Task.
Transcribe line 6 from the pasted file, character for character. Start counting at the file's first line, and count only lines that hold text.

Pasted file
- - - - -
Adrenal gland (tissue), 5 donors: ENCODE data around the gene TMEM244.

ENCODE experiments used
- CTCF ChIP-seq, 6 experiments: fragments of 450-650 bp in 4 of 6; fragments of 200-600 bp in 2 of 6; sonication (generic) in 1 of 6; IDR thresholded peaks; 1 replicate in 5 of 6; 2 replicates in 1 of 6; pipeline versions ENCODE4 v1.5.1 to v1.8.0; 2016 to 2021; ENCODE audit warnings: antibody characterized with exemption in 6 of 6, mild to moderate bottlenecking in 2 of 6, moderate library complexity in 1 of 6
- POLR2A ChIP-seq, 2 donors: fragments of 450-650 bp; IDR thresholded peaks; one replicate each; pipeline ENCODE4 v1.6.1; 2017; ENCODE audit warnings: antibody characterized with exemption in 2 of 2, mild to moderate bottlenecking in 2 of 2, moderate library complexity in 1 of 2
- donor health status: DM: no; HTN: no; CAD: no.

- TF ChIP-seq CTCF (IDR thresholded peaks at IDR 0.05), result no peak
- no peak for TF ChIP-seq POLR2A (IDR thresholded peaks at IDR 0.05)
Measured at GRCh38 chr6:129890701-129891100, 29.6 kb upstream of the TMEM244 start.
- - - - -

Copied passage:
- TF ChIP-seq CTCF (IDR thresholded peaks at IDR 0.05), result no peak